The surname Besseghini: heraldry, coat of arms and coat of arms

If your surname is Besseghini, surely on more than one occasion you have wondered about the heraldry of the surname Besseghini. Likewise, you might be interested if the surname Besseghini belongs to a relative of yours or someone very important to you. The heraldry of surnames is a fascinating world that still attracts a lot of attention today, and that is why more and more people are asking about the heraldry of the Besseghini surname.

The heraldry of Besseghini, a complicated topic

Sometimes it can be very confusing to try to explain how the heraldry of surnames works, however, we are going to try to explain the heraldry of the surname Besseghini in the simplest possible way. We recommend that to better understand everything we are going to tell you about the heraldry of the surname Besseghini, if you are totally unaware of how the coats of arms and heraldry came about, go to our main page and read the general explanation we give you there, that way you can better appreciate everything we have compiled about the heraldry of the surname Besseghini for you.

Coat of arms, coat of arms and heraldry of Besseghini

Similarly, and to make things easier, since we understand that most of the people looking for information about the Besseghini surname heraldry are especially interested in the coat of arms of the Besseghini surname, its composition, the meaning of its elements and if there are several coats of arms for the Besseghini surname, as well as everything that may have to do with the coat of arms of the Besseghini surname; we have taken the liberty of being flexible and using the words heraldry and coat of arms interchangeably when referring to the coat of arms of Besseghini.

Contributions to the heraldry of the surname Besseghini

We hope that the flexibility on the coat of arms of the Besseghini surname will not be taken as a lack of seriousness on our part, since we are constantly investigating to be able to offer the most rigorous information possible on the Besseghini coats of arms. However, if you have more information about the Besseghini heraldry, or you notice an error that needs to be corrected, please let us know so that we can have the biggest and best information on the net about the Besseghini coat of arms, explained in a simple and easy way.

  • Balance - 1. It consists ordinarily of a horizontal bar, whose ends are two dishes. It also presents with a naked or dressed hand holding it. Symbol that represents justice.
  • Bastard helmet - 1. The bastard helmet is put out in profile, accidental, with low visor, bordura stuck with gold. Some shields hold the wrecked helmet without being a sign of bastardy, it is usually due to the ignorance of the sculptor who designed and sculpted ignoring
  • Bread - 1. Said by some to the bezantes or roeles who present themselves with a fine cross or blade in its center, to mean bread.
  • Calf - 1. Its characteristic is to represent you without cornice.
  • Cantado - 1. When a main piece is accompanied by another in the cantons of the shield. Generally the Cross or the Sotuer accompanied by four pieces or figures arranged in the flanks between the arms 2. It is said of four figures or furniture placed in the four
  • chair - 1. Rig for horse riding. It is usually represented in profile or front with hanging stirrups. It is preferable to indicate what time comes. 2. The chair as a throne is a symbol of sovereign authority. (V. Mount chairs).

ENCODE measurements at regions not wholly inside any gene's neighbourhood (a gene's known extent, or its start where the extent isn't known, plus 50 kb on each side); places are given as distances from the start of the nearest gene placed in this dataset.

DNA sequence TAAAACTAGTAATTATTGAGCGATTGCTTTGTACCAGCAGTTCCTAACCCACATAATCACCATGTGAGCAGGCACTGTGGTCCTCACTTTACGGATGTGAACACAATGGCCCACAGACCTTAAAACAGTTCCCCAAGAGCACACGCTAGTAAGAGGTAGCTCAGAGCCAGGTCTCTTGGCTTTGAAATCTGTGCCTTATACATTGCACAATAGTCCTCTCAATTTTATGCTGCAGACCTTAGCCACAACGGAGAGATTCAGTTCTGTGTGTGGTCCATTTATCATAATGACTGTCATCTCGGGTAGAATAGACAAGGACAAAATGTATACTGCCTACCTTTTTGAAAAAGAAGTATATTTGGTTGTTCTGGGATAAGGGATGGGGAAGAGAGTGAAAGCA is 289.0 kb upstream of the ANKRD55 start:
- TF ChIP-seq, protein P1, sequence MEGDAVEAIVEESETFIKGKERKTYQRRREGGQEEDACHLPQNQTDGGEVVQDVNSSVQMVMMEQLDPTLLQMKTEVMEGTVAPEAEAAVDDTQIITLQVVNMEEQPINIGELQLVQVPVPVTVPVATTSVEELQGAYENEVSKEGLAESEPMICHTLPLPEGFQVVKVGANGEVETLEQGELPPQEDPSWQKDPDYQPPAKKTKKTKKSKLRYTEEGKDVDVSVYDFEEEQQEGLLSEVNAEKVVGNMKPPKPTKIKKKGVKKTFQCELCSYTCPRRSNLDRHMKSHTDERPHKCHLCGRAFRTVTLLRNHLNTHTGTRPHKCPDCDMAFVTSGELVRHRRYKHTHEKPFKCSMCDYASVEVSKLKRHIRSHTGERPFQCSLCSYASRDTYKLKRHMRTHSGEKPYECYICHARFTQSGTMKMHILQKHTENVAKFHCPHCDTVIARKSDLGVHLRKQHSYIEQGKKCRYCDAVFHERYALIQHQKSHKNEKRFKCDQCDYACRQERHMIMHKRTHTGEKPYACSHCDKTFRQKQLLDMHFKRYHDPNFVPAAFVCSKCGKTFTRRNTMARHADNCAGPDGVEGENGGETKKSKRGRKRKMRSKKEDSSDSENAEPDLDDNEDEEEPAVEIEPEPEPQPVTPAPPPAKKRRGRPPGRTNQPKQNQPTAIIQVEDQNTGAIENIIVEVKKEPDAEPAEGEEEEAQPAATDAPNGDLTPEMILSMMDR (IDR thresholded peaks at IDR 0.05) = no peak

• deployed - 1. Said of the eagle or any bird, which carries the wings deployed.
  • Embraced - 1. term erroneously used by clutch. (V. Embradado). 2. Said by some authors of the animal that has the arms raised at the same time with the intention of hugging or relying although without touching.
  • Grill - 1. Utensil formed by a grid with mango. It is sometimes presented aside, but its most common position is the front. It is usually painted, although other colors and enamels are admitted.
  • Human figures - 1. They include heads, eye, nose, mouth, ear, bust, shoulder, arm, open hand, fist, linked hands, breasts, whole body, leg, foot, heart, etc. Generally they should not be introduced into the blazons whole human figures but only member
  • iron rose - 1. null as a piece in Spanish heraldry, but existing in the French armor. It is constituted by an iron cross circulated and singed with four flowers converging in the tip to the sides of the cross.
  • Moro, head - 1. Figure that is always represented by the head of a Moor, profile, saber and tortillada, with a tape tied on the forehead whose loop is in the neck. (V. Black).
  • Parrot - 1. Ave. It is usually painted green, although it can occur in another colors. It usually appears in action to march looking next to the shield. Symbol of the gentleman who proud of his blazon.
  • Princess - 1. The infantas of Spain bring their shield in Losanje, with a crown of an infant, putting the full and non -split weapons, adorned with two green palms, such as the queens.
  • Profile cross - 1. Cross in which it carries a steak around it of different enamel than the figure.
  • Rotea - 1. Term used by some Aragonese heraldists to fall to the cross of San Jorge.
  • SCIENCE TREE - 1. The tree of science is represented, with four branches forming a circle up, and in each of them with thirteen leaves. Very rare figure in Spanish heraldry.
  • Sparkling - 1. It is said of the piece that ends in acute tips. (V. vibrate).
  • Spider - 1. This insect is represented in front of profile or back, on your fabric or without it.
  • Tablecloth - 1. Curvilineal or triangular piece of the curtain or mantelado shield. (V. Cortinated, Mantelado).
  • Trunk - 1. It is said of the stick or broken piece in pieces, without losing the shape of your figure. (V. truncated).
  • Tudesco canton - 1. Term used by some ancient European armorialists, in fact it is a jironed canton. (V. Jirón).